Morphological adaptations of the perisarc of the intertidal hydroid Dynamena pumila to reduce damage and enhance feeding efficiency
R.G. Hughes

The structure of the perisarc of Dynamena pumila was examined by light and electron (SEM and TEM) microscopy. The operculum of the hydrotheca consists of two valves of thin perisarc which are bent at their proximal ends, like a spring. This bending may place the valves under tension when the hydranth is extended and cause the operculum to shut as the hydranth withdraws into the hydrotheca. Distally the opercular valves are convex (from the inside) which may prevent the tentacles of a retracting hydranth being "pinched" by the closing valves. On the hydrocaulus (stem) between each adjacent pair of hydranths, there is an annulation of thin perisarc, mostly composed of flexible protein lamellae. The annulations allow the hydrocaulus to bend without damage. Close to the base of the hydrocaulus is an articulating joint which allows the upper part of the hydrocaulus to rotate up to 180' in either direction. The advantage of this is that the hydranths always face downcurrent where they may feed in attached vortices. In strong currents the hydrocaulus also bends at the articulating joint to lie on or near the substratum. Thus the forces which might damage the hydrocaulus and tear the hydrorhiza (stolon) from the substratum are ameliorated by the bending of the hydrocaulus at the annulations, and bending of the articulating joint, both of which lessen the forces transmitted to the hydrorhiza.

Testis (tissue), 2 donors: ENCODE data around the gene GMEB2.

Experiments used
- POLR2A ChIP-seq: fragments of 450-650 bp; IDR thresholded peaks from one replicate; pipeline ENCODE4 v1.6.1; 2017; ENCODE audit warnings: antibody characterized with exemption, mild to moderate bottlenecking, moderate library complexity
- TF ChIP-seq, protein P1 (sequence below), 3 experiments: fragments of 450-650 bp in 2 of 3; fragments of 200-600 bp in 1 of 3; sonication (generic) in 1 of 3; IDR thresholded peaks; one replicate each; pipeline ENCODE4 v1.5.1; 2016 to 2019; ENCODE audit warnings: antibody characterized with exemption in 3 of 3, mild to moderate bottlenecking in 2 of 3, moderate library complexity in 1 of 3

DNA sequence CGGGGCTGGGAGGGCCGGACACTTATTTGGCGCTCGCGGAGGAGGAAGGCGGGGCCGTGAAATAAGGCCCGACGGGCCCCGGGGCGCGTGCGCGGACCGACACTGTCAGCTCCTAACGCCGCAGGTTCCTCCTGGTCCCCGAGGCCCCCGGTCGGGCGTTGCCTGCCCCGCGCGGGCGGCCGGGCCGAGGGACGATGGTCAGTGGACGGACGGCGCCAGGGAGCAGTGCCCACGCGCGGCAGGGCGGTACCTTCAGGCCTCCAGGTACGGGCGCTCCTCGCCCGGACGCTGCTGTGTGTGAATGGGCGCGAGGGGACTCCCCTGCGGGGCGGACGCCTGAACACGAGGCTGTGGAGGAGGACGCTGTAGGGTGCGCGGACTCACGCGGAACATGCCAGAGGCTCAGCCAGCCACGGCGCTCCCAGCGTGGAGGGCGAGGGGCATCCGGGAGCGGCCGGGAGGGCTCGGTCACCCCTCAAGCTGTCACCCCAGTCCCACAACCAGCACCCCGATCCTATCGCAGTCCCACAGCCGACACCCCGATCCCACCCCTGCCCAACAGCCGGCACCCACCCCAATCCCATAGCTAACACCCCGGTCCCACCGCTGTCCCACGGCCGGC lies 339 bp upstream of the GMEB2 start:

Keywords: Dynamena pumila, hydroid, perisarc, operculum, annulations, articulating joint, drag forces.
Contents of this volume Sci. Mar. 56(2-3) : 269-277 Back PDF
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